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For their own end of life care, more than 88 percent of doctors say that they would choose less medicine than their patients and do-not-resuscitate orders for themselves. However, studies do not support that what they say is what they actually do for themselves or others.

In research published early this year in the Journal of the American Medical Association, physicians were slightly less likely to die in hospitals than the general population. However, a different study published five months later in the Journal of the American Geriatrics Society found no statistically significant difference between how physicians die versus the rest of the population. In fact, physicians spent slightly more time in intensive care units in their last six months of life than the average patient.

Each of these studies provided surprising results, especially after a powerful essay, How Doctors Die, went viral in 2011. In the essay, retired USC family medicine physician Ken Murray suggests that doctors go gently by avoiding mistakes of intensive, last ditch and ultimately futile procedures. “Of course, they want to live,” Murray writes. “But they know enough about modern medicine to know its limits.”

However, physicians are neither trained nor rewarded for talking. They are trained and rewarded for acting.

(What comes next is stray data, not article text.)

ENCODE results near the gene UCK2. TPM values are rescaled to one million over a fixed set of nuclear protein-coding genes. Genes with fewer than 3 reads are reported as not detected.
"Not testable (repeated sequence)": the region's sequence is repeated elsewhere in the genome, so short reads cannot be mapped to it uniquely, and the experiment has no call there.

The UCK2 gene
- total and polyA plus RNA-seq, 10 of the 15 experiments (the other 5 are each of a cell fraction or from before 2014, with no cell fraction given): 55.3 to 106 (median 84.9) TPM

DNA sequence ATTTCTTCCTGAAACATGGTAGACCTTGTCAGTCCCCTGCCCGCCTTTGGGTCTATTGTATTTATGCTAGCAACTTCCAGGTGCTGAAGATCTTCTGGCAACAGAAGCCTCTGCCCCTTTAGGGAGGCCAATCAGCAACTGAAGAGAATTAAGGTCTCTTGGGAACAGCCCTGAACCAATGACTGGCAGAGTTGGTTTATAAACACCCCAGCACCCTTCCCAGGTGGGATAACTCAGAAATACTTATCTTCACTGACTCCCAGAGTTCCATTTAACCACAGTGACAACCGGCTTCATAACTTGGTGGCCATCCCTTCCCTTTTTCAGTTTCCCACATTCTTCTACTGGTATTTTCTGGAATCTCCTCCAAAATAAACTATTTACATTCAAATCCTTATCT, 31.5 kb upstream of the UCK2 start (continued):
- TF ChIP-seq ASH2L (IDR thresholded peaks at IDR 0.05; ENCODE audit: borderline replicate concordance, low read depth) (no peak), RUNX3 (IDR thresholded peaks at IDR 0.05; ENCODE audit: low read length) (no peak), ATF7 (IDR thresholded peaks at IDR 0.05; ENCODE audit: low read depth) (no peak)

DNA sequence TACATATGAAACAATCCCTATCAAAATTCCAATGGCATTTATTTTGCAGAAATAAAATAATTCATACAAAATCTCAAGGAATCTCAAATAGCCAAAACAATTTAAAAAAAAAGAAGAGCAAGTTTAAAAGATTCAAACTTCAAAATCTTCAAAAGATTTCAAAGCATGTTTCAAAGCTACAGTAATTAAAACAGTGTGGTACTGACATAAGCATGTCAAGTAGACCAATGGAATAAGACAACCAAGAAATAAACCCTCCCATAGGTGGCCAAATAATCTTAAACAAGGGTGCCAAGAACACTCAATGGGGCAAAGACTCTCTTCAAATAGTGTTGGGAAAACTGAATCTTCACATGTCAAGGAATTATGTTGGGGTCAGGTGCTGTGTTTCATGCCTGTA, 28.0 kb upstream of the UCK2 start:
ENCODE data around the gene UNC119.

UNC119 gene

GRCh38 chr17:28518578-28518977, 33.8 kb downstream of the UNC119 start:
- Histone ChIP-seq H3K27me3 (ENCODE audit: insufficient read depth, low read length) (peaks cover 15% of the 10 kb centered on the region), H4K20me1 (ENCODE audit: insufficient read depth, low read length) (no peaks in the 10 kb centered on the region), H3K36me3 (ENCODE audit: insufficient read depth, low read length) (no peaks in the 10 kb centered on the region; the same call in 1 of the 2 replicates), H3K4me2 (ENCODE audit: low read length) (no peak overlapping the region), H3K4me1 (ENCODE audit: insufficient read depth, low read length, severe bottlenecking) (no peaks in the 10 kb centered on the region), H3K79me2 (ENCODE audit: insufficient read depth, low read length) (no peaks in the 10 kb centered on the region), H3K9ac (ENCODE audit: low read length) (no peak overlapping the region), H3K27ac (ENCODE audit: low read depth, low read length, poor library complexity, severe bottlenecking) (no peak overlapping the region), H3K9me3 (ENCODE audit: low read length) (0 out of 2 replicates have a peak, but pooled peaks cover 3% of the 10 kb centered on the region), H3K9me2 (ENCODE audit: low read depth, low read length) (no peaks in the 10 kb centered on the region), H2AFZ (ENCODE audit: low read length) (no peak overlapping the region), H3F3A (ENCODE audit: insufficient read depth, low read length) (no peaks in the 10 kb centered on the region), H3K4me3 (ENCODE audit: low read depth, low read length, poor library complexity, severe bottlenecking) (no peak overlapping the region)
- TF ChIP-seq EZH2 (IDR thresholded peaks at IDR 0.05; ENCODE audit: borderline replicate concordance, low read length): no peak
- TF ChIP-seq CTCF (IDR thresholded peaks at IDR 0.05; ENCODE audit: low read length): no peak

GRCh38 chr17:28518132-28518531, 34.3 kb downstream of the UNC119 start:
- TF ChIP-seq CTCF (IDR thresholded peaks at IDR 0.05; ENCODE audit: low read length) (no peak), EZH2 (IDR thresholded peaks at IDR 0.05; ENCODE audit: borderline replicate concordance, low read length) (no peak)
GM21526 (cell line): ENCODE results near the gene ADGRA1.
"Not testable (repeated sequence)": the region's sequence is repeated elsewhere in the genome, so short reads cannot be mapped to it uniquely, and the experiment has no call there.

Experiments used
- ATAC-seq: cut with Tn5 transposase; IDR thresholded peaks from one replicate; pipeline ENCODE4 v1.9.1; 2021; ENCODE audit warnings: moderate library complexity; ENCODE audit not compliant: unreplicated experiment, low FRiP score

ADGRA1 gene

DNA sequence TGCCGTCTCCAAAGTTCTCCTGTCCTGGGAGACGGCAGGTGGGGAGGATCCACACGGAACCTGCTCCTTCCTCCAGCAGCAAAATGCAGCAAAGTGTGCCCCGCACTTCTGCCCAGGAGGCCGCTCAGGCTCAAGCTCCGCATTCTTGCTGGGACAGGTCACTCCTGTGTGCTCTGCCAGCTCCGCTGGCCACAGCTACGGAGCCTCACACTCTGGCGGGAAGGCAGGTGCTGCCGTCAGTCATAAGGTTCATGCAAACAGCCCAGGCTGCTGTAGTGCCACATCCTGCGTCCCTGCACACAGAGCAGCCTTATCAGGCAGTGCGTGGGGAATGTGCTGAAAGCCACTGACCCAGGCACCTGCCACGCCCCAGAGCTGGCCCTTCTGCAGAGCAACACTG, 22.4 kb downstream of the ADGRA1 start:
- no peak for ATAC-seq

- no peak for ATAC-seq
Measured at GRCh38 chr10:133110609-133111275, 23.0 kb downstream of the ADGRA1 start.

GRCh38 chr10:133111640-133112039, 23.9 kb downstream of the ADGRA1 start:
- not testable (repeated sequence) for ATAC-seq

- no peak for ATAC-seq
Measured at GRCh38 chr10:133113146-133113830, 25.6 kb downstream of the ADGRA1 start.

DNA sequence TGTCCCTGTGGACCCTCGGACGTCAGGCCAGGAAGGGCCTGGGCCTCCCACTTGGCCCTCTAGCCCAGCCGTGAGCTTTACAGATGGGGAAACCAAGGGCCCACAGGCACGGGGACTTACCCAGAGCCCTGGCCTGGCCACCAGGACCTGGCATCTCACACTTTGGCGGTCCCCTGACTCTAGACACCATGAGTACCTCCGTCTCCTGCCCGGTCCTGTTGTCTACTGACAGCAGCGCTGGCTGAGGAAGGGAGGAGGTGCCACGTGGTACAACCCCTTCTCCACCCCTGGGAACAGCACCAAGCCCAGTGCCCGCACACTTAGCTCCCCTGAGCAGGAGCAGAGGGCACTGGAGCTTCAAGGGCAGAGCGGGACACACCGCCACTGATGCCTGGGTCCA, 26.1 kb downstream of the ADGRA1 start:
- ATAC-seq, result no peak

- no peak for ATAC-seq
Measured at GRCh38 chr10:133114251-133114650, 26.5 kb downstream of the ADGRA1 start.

However, the two studies do not support Murray’s conclusion. Doctors fall victim to the same temptations of non-medical patients by clinging to the hopes that trigger more treatment. Even though more than 80 percent of people say they want to avoid hospitalization and aggressive care at the end of life, the Centers for Disease Control reports that more than 75 percent die in some facility.

The medical system’s continued focus on aggressive treatment at the end of life conflicts with the majority of Americans’ wishes. The same physicians who say they would opt for less medicine tend to pursue aggressive, life-prolonging treatment for patients facing the same prognosis.

VJ Periyakoil, director of the Stanford Palliative Care Education and Training Program, says that a physician’s default is “doing.”

She explains: “in any serious illness there comes a tipping point where the high-intensity treatment becomes more of a burden than the disease itself. It’s tricky, but physicians don’t have to figure it out by themselves. They can talk to the patients and their families and to the other interdisciplinary team members, and it becomes much easier.”

However, physicians are neither trained nor rewarded for talking. They are trained and rewarded for acting. Periyakoil says that these incentives must be changed for end of life care to improve.

Periyakoil led a study that may shed light on this issue. It involved two sets of physician subjects; one set included physicians from a 1989 study published in the Journal of the American Medical Association who completed an advance directive attitude survey. The second set included more than a thousand physicians practicing currently in California; they completed the same survey and an advance directive form.

Surprisingly, results showed that doctors’ attitudes toward advance directives have changed very little in a quarter century. Only one in ten doctors reported having conversations with patients about death.

“The needle has not moved very much,” Periyakoil said.

Think about this. If physicians had more conversations about end of life planning with their patients, maybe they would ultimately become their own best counsel. Both patients and physicians would benefit from the discussion, one reinforcing the other. Once you profess it, you possess it.

– Image courtesy Pexels

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